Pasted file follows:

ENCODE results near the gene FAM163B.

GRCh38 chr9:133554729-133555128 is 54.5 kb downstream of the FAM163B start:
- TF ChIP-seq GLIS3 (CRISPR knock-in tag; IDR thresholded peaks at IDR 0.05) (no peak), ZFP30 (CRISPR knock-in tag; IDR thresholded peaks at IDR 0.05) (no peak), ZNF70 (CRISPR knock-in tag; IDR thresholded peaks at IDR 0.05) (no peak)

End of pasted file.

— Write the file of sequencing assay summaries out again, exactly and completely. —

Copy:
ENCODE results near the gene FAM163B.

GRCh38 chr9:133554729-133555128 is 54.5 kb downstream of the FAM163B start:
- TF ChIP-seq GLIS3 (CRISPR knock-in tag; IDR thresholded peaks at IDR 0.05) (no peak), ZFP30 (CRISPR knock-in tag; IDR thresholded peaks at IDR 0.05) (no peak), ZNF70 (CRISPR knock-in tag; IDR thresholded peaks at IDR 0.05) (no peak)